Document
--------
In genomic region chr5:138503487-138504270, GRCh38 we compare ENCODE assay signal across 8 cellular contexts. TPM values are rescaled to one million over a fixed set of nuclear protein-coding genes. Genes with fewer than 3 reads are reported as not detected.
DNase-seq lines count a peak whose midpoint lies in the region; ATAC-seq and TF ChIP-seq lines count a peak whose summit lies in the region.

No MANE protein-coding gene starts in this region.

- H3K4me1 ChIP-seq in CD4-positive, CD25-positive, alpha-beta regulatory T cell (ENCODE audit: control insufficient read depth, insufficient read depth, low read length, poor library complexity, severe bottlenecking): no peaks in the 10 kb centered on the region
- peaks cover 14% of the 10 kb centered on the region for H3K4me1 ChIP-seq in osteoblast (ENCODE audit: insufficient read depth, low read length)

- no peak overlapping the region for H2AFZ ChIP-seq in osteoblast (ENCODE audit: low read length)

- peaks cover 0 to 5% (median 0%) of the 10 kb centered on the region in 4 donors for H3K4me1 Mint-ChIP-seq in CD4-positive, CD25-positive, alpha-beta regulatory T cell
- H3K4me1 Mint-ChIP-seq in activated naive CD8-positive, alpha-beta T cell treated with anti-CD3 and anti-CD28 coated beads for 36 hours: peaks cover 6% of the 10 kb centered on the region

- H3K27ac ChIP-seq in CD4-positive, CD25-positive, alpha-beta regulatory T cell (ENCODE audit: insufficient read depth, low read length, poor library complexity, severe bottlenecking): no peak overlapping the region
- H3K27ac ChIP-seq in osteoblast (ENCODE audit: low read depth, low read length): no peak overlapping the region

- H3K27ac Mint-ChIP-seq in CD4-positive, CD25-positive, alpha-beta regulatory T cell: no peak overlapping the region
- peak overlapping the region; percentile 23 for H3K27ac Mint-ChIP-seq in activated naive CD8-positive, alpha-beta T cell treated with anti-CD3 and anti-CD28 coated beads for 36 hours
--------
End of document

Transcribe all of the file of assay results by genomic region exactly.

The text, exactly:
In genomic region chr5:138503487-138504270, GRCh38 we compare ENCODE assay signal across 8 cellular contexts. TPM values are rescaled to one million over a fixed set of nuclear protein-coding genes. Genes with fewer than 3 reads are reported as not detected.
DNase-seq lines count a peak whose midpoint lies in the region; ATAC-seq and TF ChIP-seq lines count a peak whose summit lies in the region.

No MANE protein-coding gene starts in this region.

- H3K4me1 ChIP-seq in CD4-positive, CD25-positive, alpha-beta regulatory T cell (ENCODE audit: control insufficient read depth, insufficient read depth, low read length, poor library complexity, severe bottlenecking): no peaks in the 10 kb centered on the region
- peaks cover 14% of the 10 kb centered on the region for H3K4me1 ChIP-seq in osteoblast (ENCODE audit: insufficient read depth, low read length)

- no peak overlapping the region for H2AFZ ChIP-seq in osteoblast (ENCODE audit: low read length)

- peaks cover 0 to 5% (median 0%) of the 10 kb centered on the region in 4 donors for H3K4me1 Mint-ChIP-seq in CD4-positive, CD25-positive, alpha-beta regulatory T cell
- H3K4me1 Mint-ChIP-seq in activated naive CD8-positive, alpha-beta T cell treated with anti-CD3 and anti-CD28 coated beads for 36 hours: peaks cover 6% of the 10 kb centered on the region

- H3K27ac ChIP-seq in CD4-positive, CD25-positive, alpha-beta regulatory T cell (ENCODE audit: insufficient read depth, low read length, poor library complexity, severe bottlenecking): no peak overlapping the region
- H3K27ac ChIP-seq in osteoblast (ENCODE audit: low read depth, low read length): no peak overlapping the region

- H3K27ac Mint-ChIP-seq in CD4-positive, CD25-positive, alpha-beta regulatory T cell: no peak overlapping the region
- peak overlapping the region; percentile 23 for H3K27ac Mint-ChIP-seq in activated naive CD8-positive, alpha-beta T cell treated with anti-CD3 and anti-CD28 coated beads for 36 hours